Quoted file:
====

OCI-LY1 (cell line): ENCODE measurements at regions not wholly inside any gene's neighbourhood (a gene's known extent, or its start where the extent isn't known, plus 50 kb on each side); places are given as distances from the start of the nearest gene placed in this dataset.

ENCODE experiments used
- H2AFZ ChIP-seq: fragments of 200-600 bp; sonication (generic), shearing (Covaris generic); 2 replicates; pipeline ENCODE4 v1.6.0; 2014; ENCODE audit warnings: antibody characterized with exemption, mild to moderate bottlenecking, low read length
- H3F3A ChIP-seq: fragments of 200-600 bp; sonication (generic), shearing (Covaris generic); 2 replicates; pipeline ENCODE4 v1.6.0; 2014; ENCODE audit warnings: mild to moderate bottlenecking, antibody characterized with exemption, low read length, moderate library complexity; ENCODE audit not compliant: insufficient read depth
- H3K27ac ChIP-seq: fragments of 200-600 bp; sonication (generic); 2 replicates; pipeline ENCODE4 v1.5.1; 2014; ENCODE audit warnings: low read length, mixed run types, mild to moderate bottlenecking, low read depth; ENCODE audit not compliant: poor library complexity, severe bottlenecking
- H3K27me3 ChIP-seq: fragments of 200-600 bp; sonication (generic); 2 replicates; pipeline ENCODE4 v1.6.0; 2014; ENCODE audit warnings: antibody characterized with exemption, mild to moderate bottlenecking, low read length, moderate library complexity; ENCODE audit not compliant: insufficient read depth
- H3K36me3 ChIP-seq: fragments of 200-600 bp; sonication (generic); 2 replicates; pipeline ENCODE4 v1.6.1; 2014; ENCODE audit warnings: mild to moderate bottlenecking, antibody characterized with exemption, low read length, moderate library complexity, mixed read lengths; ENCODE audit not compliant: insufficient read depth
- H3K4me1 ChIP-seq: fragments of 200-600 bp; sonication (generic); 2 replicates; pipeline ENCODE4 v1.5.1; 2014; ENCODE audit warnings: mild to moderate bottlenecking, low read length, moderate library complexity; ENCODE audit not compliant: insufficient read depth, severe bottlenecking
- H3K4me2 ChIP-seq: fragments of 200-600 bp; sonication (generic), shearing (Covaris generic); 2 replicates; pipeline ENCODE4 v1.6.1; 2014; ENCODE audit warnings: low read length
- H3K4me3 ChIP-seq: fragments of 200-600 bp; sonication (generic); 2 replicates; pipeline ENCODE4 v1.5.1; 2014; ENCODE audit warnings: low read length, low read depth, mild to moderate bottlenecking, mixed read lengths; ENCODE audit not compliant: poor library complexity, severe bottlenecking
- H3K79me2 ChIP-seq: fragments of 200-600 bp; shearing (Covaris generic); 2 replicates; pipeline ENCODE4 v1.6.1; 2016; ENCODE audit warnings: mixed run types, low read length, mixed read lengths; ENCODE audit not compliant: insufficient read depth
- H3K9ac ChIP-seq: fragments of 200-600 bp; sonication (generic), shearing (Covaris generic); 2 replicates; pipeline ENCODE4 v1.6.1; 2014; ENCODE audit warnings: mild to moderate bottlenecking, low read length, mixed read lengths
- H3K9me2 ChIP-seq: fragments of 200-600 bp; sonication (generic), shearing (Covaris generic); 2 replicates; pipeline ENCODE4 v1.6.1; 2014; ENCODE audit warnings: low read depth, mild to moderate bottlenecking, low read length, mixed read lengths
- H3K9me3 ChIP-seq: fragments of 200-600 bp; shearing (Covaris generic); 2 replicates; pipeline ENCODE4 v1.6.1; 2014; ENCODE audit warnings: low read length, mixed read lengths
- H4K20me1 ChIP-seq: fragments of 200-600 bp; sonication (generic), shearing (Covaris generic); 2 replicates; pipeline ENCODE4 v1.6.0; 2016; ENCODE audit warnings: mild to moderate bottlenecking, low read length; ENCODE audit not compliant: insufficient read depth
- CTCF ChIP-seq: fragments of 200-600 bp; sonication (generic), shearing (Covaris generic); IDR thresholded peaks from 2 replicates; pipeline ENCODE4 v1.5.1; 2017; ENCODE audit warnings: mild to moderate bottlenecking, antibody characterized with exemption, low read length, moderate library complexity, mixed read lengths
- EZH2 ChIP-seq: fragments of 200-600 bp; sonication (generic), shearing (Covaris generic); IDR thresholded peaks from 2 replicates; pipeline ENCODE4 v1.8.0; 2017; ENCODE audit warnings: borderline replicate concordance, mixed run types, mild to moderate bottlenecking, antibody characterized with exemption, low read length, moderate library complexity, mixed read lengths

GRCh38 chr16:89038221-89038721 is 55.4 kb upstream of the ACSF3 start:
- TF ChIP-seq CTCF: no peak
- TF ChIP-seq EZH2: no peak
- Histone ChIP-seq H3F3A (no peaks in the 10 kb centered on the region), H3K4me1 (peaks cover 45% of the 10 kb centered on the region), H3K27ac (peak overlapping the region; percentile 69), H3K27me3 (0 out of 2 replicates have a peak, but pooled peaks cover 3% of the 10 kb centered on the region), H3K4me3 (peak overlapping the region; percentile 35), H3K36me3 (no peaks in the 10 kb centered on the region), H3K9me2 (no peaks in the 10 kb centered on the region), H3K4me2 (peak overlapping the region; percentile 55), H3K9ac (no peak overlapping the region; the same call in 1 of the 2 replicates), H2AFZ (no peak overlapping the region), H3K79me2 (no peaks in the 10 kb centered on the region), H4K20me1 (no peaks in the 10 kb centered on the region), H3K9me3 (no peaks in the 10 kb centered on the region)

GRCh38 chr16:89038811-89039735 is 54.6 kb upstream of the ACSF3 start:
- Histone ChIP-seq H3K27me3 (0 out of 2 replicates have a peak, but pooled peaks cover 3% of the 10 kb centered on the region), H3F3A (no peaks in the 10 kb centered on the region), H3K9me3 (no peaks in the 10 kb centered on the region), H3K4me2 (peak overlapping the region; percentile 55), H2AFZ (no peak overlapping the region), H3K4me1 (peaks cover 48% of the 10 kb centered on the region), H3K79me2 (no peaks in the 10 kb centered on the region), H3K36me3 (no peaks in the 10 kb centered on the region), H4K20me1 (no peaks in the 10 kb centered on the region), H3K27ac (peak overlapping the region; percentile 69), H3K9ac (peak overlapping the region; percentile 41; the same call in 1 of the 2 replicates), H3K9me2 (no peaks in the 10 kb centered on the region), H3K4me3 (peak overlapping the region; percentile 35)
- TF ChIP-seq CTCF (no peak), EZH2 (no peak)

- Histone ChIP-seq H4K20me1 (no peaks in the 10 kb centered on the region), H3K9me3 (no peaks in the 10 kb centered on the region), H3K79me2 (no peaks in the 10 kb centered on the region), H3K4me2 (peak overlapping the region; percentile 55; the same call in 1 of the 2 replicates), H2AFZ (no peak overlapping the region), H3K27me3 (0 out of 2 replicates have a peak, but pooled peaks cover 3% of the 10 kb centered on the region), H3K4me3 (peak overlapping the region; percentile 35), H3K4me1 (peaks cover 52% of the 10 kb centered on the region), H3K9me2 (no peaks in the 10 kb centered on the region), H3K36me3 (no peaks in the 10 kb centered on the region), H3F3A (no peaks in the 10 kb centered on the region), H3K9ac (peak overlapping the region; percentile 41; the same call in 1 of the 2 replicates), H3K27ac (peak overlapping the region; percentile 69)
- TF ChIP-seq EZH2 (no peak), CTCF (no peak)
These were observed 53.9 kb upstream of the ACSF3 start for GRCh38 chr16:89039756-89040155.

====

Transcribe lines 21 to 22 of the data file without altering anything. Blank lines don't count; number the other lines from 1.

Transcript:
- Histone ChIP-seq H3F3A (no peaks in the 10 kb centered on the region), H3K4me1 (peaks cover 45% of the 10 kb centered on the region), H3K27ac (peak overlapping the region; percentile 69), H3K27me3 (0 out of 2 replicates have a peak, but pooled peaks cover 3% of the 10 kb centered on the region), H3K4me3 (peak overlapping the region; percentile 35), H3K36me3 (no peaks in the 10 kb centered on the region), H3K9me2 (no peaks in the 10 kb centered on the region), H3K4me2 (peak overlapping the region; percentile 55), H3K9ac (no peak overlapping the region; the same call in 1 of the 2 replicates), H2AFZ (no peak overlapping the region), H3K79me2 (no peaks in the 10 kb centered on the region), H4K20me1 (no peaks in the 10 kb centered on the region), H3K9me3 (no peaks in the 10 kb centered on the region)

GRCh38 chr16:89038811-89039735 is 54.6 kb upstream of the ACSF3 start: